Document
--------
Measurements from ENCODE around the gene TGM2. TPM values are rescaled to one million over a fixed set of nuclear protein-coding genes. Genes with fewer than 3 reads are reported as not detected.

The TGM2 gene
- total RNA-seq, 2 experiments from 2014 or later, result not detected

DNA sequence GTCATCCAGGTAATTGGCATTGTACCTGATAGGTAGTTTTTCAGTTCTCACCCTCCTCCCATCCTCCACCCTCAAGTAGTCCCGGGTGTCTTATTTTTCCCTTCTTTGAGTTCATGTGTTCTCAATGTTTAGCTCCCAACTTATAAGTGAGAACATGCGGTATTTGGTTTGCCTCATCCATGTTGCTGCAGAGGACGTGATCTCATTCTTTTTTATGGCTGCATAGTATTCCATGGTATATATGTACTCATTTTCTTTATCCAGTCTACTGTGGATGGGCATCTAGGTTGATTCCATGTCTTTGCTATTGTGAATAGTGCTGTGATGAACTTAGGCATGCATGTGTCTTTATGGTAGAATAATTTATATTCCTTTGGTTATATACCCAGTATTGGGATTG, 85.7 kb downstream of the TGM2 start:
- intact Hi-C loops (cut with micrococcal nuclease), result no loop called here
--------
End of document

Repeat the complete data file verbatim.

Measurements from ENCODE around the gene TGM2. TPM values are rescaled to one million over a fixed set of nuclear protein-coding genes. Genes with fewer than 3 reads are reported as not detected.

The TGM2 gene
- total RNA-seq, 2 experiments from 2014 or later, result not detected

DNA sequence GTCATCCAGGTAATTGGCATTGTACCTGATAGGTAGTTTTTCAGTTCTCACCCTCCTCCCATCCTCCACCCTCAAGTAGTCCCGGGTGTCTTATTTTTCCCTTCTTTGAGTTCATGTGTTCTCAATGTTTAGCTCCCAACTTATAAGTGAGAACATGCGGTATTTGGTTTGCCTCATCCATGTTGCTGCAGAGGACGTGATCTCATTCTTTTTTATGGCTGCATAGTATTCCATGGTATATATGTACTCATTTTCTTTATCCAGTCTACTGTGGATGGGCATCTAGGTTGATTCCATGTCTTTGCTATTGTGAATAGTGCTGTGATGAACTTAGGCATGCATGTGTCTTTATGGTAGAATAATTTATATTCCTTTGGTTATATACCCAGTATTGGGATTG, 85.7 kb downstream of the TGM2 start:
- intact Hi-C loops (cut with micrococcal nuclease), result no loop called here